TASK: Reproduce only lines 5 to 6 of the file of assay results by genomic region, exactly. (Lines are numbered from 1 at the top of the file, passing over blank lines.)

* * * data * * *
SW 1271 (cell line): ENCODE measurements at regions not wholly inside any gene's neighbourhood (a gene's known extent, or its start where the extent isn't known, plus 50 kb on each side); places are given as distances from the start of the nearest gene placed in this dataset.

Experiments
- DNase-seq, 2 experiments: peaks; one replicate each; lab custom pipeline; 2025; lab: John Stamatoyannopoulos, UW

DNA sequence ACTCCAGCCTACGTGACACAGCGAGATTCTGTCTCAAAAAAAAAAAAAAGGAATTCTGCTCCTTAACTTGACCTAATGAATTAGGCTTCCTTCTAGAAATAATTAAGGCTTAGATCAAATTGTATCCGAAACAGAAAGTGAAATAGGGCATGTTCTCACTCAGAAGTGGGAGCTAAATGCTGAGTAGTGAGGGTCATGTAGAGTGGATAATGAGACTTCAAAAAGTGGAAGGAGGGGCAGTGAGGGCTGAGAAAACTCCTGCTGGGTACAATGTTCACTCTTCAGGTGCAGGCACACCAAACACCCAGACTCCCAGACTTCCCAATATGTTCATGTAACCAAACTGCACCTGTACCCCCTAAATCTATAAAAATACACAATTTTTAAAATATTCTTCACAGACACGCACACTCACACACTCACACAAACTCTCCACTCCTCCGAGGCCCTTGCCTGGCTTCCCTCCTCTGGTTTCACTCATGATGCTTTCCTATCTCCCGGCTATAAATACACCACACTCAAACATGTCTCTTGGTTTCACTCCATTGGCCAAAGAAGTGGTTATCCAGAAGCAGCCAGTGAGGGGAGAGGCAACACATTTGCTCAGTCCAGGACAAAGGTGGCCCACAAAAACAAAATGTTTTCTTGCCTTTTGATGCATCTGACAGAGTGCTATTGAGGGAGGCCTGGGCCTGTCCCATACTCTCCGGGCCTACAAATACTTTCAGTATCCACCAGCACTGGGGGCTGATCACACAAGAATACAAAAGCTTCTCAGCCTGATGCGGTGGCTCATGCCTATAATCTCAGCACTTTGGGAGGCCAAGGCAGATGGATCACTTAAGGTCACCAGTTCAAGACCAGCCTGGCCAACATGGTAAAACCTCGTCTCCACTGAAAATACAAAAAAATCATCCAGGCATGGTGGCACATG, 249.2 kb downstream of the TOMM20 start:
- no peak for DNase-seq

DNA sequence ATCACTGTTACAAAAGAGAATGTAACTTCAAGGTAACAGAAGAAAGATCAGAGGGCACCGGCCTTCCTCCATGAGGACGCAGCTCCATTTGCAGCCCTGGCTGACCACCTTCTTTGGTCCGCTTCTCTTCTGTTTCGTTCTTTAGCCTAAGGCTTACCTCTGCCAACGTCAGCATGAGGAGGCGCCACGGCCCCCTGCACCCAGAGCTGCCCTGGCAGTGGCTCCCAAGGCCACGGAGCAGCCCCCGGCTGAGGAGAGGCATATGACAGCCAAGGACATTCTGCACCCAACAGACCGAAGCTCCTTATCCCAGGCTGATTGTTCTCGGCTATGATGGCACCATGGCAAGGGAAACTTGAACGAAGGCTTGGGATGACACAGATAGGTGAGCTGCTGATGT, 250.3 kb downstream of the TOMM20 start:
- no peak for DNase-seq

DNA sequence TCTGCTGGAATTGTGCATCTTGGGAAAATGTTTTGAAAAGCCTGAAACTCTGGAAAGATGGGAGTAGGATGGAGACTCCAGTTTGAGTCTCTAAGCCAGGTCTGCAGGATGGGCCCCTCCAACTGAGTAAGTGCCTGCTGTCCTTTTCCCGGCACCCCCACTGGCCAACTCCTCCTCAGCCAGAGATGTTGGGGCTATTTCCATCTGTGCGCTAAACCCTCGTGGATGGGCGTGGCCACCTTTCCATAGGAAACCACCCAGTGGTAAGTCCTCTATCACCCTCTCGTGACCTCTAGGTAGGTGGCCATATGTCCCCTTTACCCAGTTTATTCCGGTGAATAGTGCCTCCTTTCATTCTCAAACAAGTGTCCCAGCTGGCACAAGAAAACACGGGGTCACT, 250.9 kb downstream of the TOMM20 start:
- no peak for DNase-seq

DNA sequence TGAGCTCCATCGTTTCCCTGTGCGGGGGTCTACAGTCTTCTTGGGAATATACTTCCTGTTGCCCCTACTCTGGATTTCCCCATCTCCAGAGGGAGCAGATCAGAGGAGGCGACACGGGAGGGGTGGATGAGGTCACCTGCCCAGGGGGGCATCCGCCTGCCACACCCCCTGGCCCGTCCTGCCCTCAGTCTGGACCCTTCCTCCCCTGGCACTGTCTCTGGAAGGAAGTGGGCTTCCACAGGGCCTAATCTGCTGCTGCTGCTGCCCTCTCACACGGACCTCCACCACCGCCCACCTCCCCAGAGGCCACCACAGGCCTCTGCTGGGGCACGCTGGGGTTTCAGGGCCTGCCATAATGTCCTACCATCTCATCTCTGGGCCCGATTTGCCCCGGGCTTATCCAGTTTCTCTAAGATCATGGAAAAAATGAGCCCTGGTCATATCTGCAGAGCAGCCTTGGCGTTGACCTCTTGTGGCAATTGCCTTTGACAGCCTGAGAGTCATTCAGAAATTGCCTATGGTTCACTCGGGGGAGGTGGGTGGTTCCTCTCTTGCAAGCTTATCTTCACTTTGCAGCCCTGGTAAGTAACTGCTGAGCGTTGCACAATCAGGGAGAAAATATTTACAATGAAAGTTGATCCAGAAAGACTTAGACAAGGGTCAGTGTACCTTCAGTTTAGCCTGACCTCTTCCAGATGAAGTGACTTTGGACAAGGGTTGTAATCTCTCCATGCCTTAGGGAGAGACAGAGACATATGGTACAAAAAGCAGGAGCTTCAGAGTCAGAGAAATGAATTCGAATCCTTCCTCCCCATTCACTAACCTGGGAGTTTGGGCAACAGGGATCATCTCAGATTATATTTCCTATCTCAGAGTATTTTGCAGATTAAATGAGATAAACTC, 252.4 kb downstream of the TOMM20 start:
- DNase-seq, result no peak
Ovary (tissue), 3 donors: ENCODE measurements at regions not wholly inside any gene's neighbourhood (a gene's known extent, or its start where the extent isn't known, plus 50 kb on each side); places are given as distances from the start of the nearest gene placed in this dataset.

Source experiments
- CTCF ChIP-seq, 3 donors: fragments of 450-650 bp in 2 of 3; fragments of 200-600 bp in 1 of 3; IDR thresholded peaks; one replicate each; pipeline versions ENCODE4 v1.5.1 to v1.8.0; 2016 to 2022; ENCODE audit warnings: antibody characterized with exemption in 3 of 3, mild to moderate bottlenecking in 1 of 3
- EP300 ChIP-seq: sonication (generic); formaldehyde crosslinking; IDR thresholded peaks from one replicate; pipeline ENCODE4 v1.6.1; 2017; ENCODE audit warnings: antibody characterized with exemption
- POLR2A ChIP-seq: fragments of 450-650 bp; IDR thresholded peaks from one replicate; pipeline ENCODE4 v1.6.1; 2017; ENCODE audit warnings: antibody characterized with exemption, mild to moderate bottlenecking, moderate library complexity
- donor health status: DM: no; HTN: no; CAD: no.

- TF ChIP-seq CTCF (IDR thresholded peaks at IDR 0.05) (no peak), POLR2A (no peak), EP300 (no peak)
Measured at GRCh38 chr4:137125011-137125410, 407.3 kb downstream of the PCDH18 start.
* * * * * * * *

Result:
- no peak for DNase-seq

DNA sequence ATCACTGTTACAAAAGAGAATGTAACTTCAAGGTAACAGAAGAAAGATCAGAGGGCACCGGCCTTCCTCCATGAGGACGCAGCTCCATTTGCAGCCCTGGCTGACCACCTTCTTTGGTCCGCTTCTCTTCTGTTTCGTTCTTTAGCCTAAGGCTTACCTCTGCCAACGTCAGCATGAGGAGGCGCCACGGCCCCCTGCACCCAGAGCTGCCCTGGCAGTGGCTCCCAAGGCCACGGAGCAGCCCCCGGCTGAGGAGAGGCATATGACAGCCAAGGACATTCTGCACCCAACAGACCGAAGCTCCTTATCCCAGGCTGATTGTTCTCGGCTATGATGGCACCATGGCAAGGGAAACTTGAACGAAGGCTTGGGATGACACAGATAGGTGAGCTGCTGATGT, 250.3 kb downstream of the TOMM20 start: